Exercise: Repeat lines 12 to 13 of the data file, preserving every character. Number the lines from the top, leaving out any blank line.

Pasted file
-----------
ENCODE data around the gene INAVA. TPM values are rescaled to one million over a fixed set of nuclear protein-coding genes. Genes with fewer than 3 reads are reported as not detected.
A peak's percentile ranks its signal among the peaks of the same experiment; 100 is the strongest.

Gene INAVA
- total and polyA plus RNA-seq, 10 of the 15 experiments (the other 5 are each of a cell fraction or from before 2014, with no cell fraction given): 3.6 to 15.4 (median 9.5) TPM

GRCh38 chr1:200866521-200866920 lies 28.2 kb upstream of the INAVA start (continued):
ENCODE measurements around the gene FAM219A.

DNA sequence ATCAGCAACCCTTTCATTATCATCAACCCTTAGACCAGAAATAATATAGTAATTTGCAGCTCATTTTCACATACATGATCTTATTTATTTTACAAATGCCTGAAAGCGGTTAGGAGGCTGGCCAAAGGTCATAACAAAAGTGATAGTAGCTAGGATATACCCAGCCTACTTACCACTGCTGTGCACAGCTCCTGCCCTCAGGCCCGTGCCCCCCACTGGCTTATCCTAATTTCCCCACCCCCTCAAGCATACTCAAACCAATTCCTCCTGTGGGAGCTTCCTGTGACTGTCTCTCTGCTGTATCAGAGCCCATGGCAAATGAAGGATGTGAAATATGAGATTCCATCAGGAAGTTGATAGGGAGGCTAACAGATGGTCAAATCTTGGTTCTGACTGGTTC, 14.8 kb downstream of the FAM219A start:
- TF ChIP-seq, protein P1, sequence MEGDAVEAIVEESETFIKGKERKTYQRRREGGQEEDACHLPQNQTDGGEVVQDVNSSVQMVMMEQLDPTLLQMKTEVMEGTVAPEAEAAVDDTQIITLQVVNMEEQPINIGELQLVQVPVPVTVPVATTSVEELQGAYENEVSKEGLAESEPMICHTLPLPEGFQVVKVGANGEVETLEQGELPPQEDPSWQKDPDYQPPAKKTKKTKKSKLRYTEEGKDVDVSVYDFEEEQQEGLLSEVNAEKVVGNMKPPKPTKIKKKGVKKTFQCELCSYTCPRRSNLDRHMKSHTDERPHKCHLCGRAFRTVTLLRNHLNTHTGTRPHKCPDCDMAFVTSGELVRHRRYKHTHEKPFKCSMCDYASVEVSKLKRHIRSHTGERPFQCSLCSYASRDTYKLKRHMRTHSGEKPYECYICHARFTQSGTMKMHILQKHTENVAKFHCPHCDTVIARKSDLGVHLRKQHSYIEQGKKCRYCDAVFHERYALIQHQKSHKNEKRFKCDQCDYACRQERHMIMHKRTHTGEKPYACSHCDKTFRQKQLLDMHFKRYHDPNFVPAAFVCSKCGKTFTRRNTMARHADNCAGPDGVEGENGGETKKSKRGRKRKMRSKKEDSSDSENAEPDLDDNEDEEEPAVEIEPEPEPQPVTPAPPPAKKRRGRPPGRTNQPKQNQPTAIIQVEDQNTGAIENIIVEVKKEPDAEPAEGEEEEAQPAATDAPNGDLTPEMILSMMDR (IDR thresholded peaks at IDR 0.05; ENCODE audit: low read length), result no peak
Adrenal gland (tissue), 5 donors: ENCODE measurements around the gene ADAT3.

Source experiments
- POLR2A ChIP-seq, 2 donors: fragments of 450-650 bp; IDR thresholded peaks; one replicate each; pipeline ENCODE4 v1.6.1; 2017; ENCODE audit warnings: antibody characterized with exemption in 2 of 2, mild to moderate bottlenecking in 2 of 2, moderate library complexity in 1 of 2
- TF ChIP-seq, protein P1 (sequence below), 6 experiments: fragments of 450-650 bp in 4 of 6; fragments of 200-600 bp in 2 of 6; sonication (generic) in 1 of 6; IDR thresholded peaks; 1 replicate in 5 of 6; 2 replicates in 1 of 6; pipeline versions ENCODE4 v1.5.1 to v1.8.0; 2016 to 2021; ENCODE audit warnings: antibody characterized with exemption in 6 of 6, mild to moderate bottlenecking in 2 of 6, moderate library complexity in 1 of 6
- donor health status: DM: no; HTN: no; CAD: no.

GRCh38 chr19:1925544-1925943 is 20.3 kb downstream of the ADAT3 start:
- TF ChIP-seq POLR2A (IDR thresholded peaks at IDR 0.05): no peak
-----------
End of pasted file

- TF ChIP-seq, protein P1 (sequence below), 6 experiments: fragments of 450-650 bp in 4 of 6; fragments of 200-600 bp in 2 of 6; sonication (generic) in 1 of 6; IDR thresholded peaks; 1 replicate in 5 of 6; 2 replicates in 1 of 6; pipeline versions ENCODE4 v1.5.1 to v1.8.0; 2016 to 2021; ENCODE audit warnings: antibody characterized with exemption in 6 of 6, mild to moderate bottlenecking in 2 of 6, moderate library complexity in 1 of 6
- donor health status: DM: no; HTN: no; CAD: no.